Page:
As French spent more time on the road, his approach to the music began to evolve, and soon his meticulous architect’s eye for precision and symmetry gave way to a freer, more improvisational style, one deeply attuned to the moment.
“Our shows became really focused on the stories we were trying to tell,” says French. “When you’re performing that much, playing your parts comes really easily. What’s a lot more difficult is learning how to tell a different story with the music every night.”
When it was time to record ‘Far Out Dust,’ French carried that same improvisational spirit and devotion to storytelling into the studio with him, opening himself up in new ways as both a writer and performer. For the first time, he was able to lose himself entirely in the music without the distractions of a day job or a side-hustle, and he traveled the world to write and record with musicians and producers he felt could help the songs reach new heights.
“The only way to make this album was to open the doors up,” explains French. “I knew I wanted to bring in people who had very different expertise than I had, people who were better players and better producers who could really push me.”
While French and his longtime production partner Ross Dowling (James Vincent McMorrow, Bell X1) shouldered much of the instrumental load once again, they teamed up with a slew of collaborators this time around, working with producers like Doug Schadt (Maggie Rogers, Wet) and Valgeir Sigurðsson (Sigur Ros, Feist) in addition to recording with Son Lux drummer Ian Chang and handing over mixing duties to Damian Taylor (Bjork, Arcade Fire).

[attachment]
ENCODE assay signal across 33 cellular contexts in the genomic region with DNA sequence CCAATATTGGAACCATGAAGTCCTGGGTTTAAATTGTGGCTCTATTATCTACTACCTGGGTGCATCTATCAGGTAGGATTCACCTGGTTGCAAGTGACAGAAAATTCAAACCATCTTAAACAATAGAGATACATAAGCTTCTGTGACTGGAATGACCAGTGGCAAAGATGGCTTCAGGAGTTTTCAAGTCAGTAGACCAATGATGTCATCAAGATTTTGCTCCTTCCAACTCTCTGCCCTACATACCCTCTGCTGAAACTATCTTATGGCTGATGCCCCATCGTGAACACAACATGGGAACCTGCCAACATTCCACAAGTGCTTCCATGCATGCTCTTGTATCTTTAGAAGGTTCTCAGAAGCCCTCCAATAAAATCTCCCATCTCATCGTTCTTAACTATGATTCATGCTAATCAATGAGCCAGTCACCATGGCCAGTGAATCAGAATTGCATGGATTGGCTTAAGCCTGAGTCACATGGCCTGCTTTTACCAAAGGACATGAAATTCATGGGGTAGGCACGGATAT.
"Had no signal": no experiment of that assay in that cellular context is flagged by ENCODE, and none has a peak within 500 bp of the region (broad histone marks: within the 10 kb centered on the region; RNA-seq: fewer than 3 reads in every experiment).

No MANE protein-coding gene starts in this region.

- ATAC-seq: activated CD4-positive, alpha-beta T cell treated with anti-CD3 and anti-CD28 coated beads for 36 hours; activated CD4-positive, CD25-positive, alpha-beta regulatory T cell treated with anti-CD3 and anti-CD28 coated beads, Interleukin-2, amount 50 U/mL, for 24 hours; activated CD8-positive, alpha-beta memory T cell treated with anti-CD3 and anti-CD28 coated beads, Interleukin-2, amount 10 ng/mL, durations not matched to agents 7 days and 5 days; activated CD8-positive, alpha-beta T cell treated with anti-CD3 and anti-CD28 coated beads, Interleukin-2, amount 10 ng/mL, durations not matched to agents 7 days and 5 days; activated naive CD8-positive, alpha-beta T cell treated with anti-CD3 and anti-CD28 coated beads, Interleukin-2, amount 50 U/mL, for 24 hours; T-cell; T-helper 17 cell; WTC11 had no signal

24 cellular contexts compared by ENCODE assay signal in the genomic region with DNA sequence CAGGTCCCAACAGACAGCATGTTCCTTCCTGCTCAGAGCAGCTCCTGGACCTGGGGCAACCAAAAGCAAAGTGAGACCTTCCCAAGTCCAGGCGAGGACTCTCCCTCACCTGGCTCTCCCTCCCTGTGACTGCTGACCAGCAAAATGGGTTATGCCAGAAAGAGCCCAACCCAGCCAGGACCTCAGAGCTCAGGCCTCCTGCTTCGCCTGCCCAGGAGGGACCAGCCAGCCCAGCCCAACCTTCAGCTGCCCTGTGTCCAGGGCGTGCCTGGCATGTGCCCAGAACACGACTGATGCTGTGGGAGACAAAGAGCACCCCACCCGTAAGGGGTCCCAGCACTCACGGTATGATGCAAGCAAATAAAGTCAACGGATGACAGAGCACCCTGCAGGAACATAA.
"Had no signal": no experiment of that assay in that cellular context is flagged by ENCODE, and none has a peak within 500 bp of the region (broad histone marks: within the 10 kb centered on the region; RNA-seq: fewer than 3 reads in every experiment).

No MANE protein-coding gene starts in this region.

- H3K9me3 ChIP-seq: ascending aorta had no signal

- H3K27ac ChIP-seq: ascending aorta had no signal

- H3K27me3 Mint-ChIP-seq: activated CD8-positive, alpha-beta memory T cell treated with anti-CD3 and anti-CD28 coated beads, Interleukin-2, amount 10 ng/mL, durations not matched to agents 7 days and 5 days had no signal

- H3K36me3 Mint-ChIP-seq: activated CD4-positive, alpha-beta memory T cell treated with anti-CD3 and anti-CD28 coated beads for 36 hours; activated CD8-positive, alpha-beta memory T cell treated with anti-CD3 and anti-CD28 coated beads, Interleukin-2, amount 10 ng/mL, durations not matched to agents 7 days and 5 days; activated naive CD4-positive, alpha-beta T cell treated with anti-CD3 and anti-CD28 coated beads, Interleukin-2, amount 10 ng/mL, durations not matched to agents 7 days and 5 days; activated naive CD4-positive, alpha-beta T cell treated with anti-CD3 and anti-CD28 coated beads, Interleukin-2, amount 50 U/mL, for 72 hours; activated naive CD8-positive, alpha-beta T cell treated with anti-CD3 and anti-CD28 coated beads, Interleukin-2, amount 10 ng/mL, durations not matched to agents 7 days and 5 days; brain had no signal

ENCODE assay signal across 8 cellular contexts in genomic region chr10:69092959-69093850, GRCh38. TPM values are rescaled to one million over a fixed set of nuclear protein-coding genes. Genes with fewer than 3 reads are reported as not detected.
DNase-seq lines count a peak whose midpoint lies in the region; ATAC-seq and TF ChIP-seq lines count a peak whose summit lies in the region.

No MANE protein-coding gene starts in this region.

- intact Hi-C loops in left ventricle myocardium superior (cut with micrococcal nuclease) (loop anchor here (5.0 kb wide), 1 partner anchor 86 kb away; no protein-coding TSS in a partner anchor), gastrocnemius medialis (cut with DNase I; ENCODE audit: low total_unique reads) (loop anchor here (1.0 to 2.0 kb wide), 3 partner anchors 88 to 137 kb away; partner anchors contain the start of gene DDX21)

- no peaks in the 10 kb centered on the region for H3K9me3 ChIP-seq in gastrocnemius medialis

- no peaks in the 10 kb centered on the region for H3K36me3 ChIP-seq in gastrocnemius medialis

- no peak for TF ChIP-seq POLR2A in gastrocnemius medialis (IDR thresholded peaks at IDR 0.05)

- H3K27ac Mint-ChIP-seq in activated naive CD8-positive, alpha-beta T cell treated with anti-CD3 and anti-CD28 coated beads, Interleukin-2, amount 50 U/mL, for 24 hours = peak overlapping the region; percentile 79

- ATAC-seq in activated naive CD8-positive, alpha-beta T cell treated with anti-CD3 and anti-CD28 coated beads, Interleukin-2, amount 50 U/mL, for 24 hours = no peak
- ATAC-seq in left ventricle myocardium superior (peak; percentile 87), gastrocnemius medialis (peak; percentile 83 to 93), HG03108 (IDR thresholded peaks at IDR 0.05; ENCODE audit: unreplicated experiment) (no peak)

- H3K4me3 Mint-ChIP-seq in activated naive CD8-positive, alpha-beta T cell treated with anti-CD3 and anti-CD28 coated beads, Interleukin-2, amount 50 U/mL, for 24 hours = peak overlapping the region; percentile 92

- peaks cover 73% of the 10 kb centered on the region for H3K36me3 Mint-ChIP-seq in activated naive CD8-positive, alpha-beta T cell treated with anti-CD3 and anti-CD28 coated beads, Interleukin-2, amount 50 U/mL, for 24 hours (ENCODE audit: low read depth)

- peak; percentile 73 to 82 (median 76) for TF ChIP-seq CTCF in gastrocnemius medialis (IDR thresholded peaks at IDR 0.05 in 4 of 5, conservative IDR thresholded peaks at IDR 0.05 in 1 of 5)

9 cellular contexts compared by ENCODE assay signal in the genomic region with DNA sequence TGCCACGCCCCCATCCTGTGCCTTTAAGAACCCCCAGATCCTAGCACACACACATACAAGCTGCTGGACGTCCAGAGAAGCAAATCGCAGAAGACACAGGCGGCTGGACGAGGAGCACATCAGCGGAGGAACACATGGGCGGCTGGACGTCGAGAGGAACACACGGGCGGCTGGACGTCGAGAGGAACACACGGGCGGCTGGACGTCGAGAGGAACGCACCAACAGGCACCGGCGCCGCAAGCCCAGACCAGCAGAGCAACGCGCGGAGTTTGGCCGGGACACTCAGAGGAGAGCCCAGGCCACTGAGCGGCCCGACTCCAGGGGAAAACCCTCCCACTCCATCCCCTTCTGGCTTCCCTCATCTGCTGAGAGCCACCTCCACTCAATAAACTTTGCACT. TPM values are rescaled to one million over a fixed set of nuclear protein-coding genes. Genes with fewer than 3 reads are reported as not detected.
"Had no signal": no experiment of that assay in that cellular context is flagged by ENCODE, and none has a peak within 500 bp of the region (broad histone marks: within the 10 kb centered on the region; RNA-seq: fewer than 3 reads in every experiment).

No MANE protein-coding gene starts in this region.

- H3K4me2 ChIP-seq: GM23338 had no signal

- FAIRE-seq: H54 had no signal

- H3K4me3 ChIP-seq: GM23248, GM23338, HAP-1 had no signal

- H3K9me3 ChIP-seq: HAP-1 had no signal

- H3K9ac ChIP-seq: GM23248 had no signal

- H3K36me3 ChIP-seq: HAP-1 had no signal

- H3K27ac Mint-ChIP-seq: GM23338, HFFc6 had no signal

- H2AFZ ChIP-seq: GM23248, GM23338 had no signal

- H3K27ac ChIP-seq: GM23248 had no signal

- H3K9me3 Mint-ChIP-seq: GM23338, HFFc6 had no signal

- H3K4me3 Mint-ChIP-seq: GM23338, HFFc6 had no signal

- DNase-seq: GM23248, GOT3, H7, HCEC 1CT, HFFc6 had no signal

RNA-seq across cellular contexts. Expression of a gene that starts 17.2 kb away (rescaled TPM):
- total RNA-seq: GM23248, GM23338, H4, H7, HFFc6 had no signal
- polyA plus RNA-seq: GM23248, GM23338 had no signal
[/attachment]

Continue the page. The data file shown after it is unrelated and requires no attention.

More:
“This record was made super intensely,” says French. “We dove deep into every inch of the album and we were absolutely ruthless about cutting anything that wasn’t essential. Nothing made it onto the record unless it was 100% sure of itself.”
That artistic certainty is apparent from the first moments of album opener “Boy Was I Wrong,” a soaring epic that builds from a falsetto whisper to an oceanic roar of layered synthesizers and explosive drums. Throughout the album, French conjures up vivid, cinematic scenes, utilizing a broad dynamic range to oscillate between hushed introspection and explosive ecstasy, often within the same song. The steamy “2AM” captures the euphoric rush of a late-night physical connection, while the wistful “To Each His Own” laments the revelation of unkind intention, and “The Light Upon Us” juxtaposes the manic energy of madness and destruction with the eerily beautiful serenity that comes in its aftermath. Perhaps no track better captures the album’s complicated ambiguity than lead single “See Me,” an alluring earworm with a charming pop sheen that belies its ominous undercurrent.